A camera lens can provide sharp focus on only a single plane. Without tilt, the image plane (containing the film or image sensor), the lens plane, and the plane of focus are parallel, and are perpendicular to the lens axis; objects in sharp focus are all at the same distance from the camera. When the lens plane is tilted relative to the image plane, the plane of focus (PoF) is at an angle to the image plane, and objects at different distances from the camera can all be sharply focused if they lie in the same plane. With the lens tilted, the image plane, lens plane, and PoF intersect at a common line; this behavior has become known as the Scheimpflug principle. When focus is adjusted with a tilted lens, the PoF rotates about an axis at the intersection of the lens's front focal plane and a plane through the center of the lens parallel to the image plane; the tilt determines the distance from the axis of rotation to the center of the lens, and the focus determines the angle of the PoF with the image plane. In combination, the tilt and focus determine the position of the PoF.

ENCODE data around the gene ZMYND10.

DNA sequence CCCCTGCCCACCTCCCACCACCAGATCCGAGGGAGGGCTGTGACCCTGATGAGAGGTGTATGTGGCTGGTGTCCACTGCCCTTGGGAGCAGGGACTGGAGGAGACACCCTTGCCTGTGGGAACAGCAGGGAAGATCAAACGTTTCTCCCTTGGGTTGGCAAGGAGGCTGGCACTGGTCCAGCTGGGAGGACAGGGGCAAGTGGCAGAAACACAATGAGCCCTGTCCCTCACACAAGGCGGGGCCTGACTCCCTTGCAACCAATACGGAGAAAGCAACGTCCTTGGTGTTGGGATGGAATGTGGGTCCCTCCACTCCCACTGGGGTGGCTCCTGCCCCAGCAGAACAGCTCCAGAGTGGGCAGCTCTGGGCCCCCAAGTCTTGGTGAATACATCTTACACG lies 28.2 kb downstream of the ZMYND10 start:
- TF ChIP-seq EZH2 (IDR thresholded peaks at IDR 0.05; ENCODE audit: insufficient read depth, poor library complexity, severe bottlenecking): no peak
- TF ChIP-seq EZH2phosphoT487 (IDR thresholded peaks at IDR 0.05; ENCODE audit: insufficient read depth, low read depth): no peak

In applications such as landscape photography, getting everything sharp is often the objective; by using tilt, both the foreground and background can often be made sharp without the use of a large f-number. When the PoF coincides with an essentially flat subject, the entire subject is in focus; for a subject that is not flat, obtaining foreground and background sharpness relies on the depth of field, though the sharpness can often be obtained with a smaller f-number than would be needed without the use of tilt. Basically, this shifts the whole plane of focus keeping one of the three axes as it is.
The PoF can also be oriented so that only a small part of it passes through the subject, producing a very shallow region of sharpness, and the effect is quite different from that obtained simply by using a large aperture with a regular camera.